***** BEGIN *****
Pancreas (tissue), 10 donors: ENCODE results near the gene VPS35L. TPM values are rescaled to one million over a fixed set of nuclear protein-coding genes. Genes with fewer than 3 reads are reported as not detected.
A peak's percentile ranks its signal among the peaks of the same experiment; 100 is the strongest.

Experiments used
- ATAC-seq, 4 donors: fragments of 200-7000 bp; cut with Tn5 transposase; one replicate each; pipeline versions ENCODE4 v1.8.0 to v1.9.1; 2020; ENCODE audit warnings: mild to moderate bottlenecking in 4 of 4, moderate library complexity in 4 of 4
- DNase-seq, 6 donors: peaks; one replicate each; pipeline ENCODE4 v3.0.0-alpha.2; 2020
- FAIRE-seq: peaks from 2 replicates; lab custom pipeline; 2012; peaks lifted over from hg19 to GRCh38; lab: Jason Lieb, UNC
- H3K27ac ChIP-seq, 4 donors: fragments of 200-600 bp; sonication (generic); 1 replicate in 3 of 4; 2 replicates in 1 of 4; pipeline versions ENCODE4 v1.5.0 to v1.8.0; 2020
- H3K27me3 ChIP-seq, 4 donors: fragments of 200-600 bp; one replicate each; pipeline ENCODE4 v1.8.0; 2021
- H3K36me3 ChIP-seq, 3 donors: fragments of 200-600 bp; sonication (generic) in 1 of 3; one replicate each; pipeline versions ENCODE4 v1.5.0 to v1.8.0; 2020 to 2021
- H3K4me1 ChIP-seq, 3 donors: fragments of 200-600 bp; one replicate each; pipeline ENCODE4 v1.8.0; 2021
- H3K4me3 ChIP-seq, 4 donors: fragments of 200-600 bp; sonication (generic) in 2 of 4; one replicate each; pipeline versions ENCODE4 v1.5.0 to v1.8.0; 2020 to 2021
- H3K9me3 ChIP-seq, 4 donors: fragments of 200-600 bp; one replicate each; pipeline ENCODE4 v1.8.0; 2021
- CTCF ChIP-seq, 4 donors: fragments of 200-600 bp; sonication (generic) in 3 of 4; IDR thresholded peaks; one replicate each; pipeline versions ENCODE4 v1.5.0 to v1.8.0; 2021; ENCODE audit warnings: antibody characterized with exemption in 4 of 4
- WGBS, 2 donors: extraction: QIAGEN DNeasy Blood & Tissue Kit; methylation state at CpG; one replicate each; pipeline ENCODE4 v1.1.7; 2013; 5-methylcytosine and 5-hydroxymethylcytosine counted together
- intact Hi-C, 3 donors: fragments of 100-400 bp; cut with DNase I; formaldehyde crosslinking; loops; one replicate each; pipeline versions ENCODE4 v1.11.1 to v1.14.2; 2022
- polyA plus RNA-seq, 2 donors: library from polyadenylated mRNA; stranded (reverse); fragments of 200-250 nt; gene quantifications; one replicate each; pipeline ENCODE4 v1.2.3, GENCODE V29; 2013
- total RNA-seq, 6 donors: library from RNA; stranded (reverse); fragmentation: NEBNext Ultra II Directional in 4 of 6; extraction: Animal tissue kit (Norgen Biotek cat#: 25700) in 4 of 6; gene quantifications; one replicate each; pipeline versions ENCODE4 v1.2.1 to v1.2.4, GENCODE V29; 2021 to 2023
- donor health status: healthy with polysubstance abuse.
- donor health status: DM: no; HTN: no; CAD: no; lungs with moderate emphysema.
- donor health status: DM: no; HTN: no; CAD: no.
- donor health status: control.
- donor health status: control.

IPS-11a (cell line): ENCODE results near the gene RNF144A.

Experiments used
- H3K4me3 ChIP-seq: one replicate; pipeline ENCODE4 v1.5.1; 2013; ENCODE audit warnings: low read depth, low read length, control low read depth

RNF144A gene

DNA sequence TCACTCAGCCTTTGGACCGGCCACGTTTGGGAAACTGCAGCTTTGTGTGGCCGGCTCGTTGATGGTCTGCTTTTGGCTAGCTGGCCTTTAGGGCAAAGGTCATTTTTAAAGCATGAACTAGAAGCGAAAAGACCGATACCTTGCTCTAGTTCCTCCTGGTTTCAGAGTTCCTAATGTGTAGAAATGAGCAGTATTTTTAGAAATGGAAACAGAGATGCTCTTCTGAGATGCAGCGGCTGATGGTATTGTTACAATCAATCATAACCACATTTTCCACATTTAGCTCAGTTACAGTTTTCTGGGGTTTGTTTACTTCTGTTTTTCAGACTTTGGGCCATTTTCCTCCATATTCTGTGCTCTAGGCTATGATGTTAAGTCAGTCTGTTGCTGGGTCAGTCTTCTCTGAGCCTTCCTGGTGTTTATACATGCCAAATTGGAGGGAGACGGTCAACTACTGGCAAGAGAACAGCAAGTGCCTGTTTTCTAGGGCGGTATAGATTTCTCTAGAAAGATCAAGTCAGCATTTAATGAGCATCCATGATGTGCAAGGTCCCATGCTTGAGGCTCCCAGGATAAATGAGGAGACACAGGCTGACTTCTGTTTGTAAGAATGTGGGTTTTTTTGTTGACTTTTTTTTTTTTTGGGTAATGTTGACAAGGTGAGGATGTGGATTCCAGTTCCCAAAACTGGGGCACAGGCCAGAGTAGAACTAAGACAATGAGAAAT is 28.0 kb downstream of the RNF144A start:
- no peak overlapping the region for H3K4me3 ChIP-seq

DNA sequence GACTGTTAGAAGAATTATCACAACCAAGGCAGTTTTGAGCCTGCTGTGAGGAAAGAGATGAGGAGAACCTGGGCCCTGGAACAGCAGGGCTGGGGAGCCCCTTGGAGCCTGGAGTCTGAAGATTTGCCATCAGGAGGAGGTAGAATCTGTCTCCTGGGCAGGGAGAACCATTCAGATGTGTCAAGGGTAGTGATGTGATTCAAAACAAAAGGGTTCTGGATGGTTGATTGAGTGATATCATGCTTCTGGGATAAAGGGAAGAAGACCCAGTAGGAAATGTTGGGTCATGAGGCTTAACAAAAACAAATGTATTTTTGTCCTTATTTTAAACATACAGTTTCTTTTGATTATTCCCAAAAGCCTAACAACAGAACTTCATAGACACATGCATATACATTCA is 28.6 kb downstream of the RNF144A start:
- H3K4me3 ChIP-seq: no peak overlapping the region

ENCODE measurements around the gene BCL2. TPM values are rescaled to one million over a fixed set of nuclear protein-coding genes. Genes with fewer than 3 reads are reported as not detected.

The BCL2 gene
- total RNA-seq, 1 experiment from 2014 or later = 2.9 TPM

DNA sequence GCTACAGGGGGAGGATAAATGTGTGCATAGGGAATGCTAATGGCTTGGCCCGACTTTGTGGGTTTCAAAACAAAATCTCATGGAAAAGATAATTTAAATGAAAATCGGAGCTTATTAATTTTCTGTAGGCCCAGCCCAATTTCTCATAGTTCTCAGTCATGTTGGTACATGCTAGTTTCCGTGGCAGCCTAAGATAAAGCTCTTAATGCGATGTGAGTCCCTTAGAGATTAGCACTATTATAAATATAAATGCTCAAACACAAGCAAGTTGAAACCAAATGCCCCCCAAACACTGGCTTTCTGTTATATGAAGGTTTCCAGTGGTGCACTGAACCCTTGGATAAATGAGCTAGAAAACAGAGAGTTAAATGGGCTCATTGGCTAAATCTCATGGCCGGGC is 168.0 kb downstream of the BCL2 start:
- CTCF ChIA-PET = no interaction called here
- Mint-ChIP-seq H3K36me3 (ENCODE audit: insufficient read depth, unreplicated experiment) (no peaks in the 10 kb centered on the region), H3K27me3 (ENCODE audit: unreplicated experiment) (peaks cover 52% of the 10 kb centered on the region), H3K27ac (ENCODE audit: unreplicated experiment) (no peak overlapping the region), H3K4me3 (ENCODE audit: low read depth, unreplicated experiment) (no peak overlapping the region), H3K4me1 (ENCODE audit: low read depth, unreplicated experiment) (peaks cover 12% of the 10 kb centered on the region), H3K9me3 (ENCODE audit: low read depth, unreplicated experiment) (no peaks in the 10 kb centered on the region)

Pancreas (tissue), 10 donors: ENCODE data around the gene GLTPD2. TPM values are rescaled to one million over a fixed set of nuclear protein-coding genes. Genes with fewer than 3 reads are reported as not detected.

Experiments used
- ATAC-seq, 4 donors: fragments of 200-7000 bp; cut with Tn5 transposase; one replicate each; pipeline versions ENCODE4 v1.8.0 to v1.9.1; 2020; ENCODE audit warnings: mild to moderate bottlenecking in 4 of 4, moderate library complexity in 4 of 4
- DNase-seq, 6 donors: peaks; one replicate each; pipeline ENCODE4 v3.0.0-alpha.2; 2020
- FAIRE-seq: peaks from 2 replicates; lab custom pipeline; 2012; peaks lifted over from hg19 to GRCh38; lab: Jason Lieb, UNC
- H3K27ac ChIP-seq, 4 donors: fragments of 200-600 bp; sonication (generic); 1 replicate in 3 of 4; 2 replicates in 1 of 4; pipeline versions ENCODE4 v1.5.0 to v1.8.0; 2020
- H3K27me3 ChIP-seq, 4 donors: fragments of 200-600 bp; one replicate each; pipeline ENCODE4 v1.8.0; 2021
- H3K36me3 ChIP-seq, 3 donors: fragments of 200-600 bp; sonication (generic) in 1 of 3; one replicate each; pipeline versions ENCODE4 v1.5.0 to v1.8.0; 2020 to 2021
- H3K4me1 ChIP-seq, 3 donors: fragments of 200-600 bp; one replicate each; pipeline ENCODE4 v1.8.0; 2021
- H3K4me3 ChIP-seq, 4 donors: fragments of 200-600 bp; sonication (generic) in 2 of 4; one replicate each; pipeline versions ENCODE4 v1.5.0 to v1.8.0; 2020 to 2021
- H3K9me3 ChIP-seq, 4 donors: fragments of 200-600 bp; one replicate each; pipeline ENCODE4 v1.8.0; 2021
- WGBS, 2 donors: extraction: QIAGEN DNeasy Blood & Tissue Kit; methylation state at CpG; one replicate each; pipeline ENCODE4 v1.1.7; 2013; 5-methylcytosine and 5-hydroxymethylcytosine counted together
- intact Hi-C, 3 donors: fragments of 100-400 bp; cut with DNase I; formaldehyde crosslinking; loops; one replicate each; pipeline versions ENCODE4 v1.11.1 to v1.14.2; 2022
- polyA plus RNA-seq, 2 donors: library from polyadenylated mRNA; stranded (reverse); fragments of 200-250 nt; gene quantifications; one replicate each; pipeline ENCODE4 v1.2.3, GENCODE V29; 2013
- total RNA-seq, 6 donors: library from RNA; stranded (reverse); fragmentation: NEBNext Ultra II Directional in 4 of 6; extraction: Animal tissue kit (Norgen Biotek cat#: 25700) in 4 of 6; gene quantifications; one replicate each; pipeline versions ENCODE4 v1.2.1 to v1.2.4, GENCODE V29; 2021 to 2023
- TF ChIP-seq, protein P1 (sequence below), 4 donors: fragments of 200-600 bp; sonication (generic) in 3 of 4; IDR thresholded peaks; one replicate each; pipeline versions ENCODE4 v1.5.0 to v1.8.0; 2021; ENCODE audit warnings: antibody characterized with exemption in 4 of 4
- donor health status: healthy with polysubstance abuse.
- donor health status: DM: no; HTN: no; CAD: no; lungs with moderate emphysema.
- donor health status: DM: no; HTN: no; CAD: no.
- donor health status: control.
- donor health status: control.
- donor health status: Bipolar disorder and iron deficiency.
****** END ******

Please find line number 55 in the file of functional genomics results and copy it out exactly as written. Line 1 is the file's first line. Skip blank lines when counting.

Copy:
- donor health status: DM: no; HTN: no; CAD: no.